Switch(config-if-range)# channel-group [channel-number] mode active
  3. Assign an IP address:
    Switch(config)# interface port-channel [channel-number]
    Switch(config-if)# ip address [ip-address] [subnet-mask]


  1. Verify EtherChannel status:
    Switch# show etherchannel summary
  2. Verify LACP:
    Switch# show etherchannel port details
  3. For Layer 3 EtherChannel:
    Switch# show ip interface brief
    • This command should display the port-channel interface with its assigned IP address.

Additional Points:

  • The member ports of an EtherChannel must have the same configuration (speed, duplex mode, native VLAN, allowed VLAN list, etc.).
  • Ensure you use the active keyword for devices that support LACP and that you want to actively negotiate an EtherChannel. If the other side is expected to initiate the EtherChannel negotiation, use the passive keyword.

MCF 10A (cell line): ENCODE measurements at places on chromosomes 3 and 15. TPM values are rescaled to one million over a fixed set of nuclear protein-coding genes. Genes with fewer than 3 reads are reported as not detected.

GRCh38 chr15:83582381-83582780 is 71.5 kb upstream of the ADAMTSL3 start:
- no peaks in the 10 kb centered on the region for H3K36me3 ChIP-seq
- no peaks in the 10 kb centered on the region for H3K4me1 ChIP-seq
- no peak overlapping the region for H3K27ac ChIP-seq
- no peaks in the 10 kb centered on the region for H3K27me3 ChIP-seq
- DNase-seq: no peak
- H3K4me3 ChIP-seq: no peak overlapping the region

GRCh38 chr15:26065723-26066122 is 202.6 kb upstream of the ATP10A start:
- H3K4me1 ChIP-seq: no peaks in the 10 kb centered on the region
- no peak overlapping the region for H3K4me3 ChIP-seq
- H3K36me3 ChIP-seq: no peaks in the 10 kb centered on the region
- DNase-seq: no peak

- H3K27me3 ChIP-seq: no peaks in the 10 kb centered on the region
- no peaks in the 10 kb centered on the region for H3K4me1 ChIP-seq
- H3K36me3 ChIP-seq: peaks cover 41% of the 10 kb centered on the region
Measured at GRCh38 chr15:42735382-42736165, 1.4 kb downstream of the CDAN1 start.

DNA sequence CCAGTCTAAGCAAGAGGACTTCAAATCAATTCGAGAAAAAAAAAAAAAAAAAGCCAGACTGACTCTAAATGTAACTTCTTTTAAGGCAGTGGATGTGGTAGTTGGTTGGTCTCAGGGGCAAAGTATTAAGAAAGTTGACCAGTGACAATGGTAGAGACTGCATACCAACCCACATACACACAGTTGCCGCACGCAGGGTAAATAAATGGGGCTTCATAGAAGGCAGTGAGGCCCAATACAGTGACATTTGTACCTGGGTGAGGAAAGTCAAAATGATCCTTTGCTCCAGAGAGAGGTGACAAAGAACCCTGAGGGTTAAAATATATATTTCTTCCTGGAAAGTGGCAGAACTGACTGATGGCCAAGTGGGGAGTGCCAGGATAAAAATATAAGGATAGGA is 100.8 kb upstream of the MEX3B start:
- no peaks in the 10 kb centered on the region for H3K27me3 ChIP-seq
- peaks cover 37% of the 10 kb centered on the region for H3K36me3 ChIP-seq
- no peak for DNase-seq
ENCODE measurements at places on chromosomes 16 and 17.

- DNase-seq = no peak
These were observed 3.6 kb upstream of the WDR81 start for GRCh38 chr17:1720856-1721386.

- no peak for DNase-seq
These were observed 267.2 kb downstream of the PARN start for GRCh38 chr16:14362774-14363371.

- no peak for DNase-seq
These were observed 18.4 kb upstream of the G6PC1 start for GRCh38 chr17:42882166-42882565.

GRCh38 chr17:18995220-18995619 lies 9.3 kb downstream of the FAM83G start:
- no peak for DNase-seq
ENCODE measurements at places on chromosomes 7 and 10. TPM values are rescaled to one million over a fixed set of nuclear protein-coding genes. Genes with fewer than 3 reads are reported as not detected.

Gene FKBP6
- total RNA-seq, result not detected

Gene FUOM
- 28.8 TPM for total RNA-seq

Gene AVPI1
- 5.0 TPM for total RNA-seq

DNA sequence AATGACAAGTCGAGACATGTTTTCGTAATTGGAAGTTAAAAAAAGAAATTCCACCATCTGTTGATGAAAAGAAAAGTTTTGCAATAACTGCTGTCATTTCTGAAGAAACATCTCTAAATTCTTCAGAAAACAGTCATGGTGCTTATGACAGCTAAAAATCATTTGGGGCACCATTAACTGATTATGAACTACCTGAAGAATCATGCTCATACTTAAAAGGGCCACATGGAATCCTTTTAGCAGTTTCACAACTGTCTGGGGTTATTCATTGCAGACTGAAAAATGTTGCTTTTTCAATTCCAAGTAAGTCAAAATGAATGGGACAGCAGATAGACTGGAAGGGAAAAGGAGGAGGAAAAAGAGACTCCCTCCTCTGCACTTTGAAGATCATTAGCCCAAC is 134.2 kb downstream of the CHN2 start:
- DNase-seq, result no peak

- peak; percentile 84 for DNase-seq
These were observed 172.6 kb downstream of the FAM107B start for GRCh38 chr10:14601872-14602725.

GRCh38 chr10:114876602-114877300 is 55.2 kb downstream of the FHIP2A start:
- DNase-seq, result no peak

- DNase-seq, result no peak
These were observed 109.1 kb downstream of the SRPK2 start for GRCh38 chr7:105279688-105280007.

• Remember, EtherChannel balances the traffic load across the links based on the source and destination MAC addresses, IP addresses, or port numbers.

EtherChannel, when set up correctly, enhances the network’s bandwidth capacity and provides link redundancy, ensuring network reliability and efficiency.


Spanning Tree Protocol (STP) is essential in preventing loops in Ethernet networks. Rapid PVST+ (Per-VLAN Spanning Tree Plus) is a Cisco enhancement of STP that provides a separate 802.1w Rapid Spanning Tree instance for each VLAN

  • Root Bridge: It’s the central reference point in the STP network. All other switches determine their path to the root bridge to avoid loops.